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  1. #1
    bvy
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    Neopan 100 + Perceptol

    I shot three rolls of Neopan 100 Acros in my Yashica Mat 124G this month. I thought I would second guess the meter, as I had just put a new battery in the camera and I felt it was reading on the low side. So I set the camera to 64 and took my pictures accordingly. Well, it turns out the meter wasn't so far off after all, and so I think I've overexposed these rolls by 2/3 of a stop -- maybe more in a few cases, if the 1/500 shutter setting turns out to be sluggish (hadn't considered that until just now). My plan was to develop these rolls in Perceptol, as I've used this combination before and like it very much.

    Given that the film is slightly overexposed, can someone suggest if I should reduce the development time and/or use some dilution of Perceptol? Thanks.

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    Sounds like a good plan. Use normally, IMO.

  3. #3
    polyglot's Avatar
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    A stop over on a negative is practically irrelevant. Just develop it normally and you'll have a little more shadow detail. Just be careful not to overdevelop.

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    Perceptol often doesn't give true film speed anyway as the emphasis is on fine grain rather than speed. You should be fine developing it normally.

  5. #5
    Richard Sintchak (rich815)'s Avatar
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    If the scenes or subject matter shot were in fairly contrasty light I'd pull development time by 15-20%.
    -----------------------

    "Well, my photos are actually much better than they look..."

    Richard S.
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  6. #6
    bvy
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    Quote Originally Posted by Richard Sintchak (rich815) View Post
    If the scenes or subject matter shot were in fairly contrasty light I'd pull development time by 15-20%.
    Thanks. I know that's true in general, but wanted to confirm as Perceptol is a different beast among developers...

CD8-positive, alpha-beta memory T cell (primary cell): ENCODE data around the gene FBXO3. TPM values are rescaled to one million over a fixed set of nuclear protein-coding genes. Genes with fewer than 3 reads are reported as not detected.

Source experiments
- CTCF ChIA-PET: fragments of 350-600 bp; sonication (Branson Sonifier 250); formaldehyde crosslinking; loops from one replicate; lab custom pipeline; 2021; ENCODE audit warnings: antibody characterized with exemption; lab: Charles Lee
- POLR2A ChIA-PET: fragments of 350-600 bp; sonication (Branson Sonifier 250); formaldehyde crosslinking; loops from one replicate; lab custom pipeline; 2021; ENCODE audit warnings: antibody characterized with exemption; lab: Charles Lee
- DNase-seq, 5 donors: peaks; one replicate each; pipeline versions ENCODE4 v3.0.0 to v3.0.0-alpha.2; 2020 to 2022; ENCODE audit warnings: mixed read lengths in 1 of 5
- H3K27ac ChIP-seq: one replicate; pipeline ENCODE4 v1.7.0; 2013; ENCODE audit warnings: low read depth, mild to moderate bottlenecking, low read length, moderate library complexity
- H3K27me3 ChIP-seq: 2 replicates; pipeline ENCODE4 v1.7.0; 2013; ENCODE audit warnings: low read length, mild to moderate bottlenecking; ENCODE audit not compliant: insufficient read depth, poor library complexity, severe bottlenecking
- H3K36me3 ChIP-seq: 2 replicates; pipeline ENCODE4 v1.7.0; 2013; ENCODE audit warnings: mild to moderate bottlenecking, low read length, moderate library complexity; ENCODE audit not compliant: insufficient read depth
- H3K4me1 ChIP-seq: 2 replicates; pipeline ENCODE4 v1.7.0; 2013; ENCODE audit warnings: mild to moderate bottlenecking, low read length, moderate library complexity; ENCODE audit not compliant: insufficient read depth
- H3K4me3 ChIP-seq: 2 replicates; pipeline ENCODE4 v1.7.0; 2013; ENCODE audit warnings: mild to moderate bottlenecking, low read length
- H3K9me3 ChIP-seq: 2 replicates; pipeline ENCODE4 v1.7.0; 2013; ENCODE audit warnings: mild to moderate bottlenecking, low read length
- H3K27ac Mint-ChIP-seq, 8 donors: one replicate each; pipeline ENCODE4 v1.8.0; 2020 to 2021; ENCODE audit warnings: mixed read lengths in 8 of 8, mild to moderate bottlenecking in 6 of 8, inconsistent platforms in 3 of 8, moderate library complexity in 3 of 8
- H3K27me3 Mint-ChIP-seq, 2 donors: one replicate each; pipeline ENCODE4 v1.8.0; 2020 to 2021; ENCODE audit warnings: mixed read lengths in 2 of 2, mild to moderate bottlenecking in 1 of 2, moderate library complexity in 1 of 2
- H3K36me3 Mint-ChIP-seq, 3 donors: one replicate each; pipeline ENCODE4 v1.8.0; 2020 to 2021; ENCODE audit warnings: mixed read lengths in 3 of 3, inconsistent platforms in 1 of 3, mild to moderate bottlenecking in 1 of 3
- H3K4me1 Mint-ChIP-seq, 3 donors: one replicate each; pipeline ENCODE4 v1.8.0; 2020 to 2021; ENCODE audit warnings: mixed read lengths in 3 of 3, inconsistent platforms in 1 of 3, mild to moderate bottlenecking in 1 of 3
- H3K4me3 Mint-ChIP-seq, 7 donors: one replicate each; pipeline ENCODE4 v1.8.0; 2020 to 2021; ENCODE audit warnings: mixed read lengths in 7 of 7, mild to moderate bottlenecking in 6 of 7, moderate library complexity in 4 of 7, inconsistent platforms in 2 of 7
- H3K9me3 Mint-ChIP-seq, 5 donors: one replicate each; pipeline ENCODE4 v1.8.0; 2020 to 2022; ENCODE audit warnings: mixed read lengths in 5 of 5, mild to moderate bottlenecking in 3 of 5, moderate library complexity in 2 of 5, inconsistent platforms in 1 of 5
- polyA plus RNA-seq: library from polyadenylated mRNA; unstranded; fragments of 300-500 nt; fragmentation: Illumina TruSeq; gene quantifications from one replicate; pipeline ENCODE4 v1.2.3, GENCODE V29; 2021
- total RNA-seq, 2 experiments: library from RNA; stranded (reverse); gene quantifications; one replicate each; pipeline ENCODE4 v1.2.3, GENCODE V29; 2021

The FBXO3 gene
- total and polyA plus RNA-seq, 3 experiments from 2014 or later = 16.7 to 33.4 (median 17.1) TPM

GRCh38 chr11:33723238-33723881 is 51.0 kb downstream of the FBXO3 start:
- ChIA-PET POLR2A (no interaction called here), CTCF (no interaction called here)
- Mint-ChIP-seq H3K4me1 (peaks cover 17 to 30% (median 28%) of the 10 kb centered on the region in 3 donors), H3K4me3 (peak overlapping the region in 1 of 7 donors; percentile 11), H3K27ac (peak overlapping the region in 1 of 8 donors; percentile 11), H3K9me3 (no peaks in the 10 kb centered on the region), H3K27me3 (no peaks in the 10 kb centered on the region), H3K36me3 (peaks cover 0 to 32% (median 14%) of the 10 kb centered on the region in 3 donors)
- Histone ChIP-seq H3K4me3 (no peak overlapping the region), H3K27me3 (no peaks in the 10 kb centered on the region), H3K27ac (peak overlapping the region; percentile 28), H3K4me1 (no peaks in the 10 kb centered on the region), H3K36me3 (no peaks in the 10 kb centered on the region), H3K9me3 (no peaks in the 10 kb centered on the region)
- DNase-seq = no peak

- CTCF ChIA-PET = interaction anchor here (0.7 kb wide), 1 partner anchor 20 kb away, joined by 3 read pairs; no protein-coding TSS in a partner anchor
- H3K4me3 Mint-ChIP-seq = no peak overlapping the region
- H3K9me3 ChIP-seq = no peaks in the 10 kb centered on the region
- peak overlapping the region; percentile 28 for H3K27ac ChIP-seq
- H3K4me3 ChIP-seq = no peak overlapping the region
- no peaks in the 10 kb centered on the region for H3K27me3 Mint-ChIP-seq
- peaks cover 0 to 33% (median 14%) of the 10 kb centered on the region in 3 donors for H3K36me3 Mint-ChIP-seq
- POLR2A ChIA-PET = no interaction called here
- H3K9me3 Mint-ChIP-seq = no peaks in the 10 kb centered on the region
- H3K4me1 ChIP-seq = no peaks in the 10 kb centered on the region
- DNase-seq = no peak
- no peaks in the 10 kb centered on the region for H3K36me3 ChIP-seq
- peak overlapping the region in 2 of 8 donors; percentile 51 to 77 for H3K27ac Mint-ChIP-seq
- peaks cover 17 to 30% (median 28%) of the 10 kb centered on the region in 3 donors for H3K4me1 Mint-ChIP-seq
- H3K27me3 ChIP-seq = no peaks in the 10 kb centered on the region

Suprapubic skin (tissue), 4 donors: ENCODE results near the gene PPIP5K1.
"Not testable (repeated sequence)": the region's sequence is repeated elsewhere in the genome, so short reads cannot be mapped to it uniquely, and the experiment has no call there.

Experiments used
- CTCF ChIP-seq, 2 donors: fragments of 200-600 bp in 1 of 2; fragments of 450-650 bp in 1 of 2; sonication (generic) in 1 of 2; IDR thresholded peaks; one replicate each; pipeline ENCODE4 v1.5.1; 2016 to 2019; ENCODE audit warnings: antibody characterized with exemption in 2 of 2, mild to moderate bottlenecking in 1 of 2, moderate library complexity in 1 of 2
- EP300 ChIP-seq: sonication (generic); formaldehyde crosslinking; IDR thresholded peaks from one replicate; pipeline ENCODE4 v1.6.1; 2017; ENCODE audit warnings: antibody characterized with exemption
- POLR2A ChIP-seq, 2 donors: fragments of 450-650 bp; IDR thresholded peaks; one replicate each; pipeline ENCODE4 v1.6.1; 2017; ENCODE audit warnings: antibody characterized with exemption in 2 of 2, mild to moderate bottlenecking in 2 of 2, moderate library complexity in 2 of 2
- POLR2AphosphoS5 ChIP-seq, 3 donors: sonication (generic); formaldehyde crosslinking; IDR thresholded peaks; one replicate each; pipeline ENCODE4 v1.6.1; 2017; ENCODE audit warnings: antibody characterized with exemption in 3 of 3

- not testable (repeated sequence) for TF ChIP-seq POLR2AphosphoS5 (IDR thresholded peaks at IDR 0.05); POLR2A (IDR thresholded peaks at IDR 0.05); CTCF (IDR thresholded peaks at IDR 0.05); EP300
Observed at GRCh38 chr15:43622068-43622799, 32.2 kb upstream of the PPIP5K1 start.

7. #7
    Richard Sintchak (rich815)'s Avatar
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    Generally I'll shoot Acros at about 64-80 but you mentioned 2/3rds to a full stop overexposed or more so yes even with Perceptol I stand by my recommendation of pulling your development time some, especially if you plan to scan the negs and especially if the light was contrasty.
    -----------------------

    "Well, my photos are actually much better than they look..."

    Richard S.
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    My Photography Website
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  8. #8

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    Quote Originally Posted by bvy View Post
    Thanks. I know that's true in general, but wanted to confirm as Perceptol is a different beast among developers...
    I don't call Perceptol a "beast", but maybe a "lamb in wolf clothing" type developer. I like it a lot! Easy to use, somewhat forgiving, but developing times can be a little long. I don't mind the times being long and would rather have a longer developing time than a short developing time, which can be less forgiving. I usually always use it diluted, but I'd guess you're going to use it at full strength or at the least, 1:1. I think you'll be just fine, but I could be wrong. JW

  9. #9
    bvy
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    Thanks Richard. These are outdoor portraits in bright overcast or shade (with a few exceptions). Just to be clear, you're talking Perceptol stock (no dilution), right?

  10. #10
    Richard Sintchak (rich815)'s Avatar
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    If you were in bright overcast or shade then no change in time should be fine. Diluted or stock. Personally I always prefer moderate contrast in my negs so I usually pull development time10% all the time from what most charts recommend, but that me.
    -----------------------

    "Well, my photos are actually much better than they look..."

    Richard S.
    Albany, CA (San Francisco bay area)

    My Flickr River of photographs
    http://flickriver.com/photos/rich815...r-interesting/

    My Photography Website
    http://www.lightshadowandtone.com

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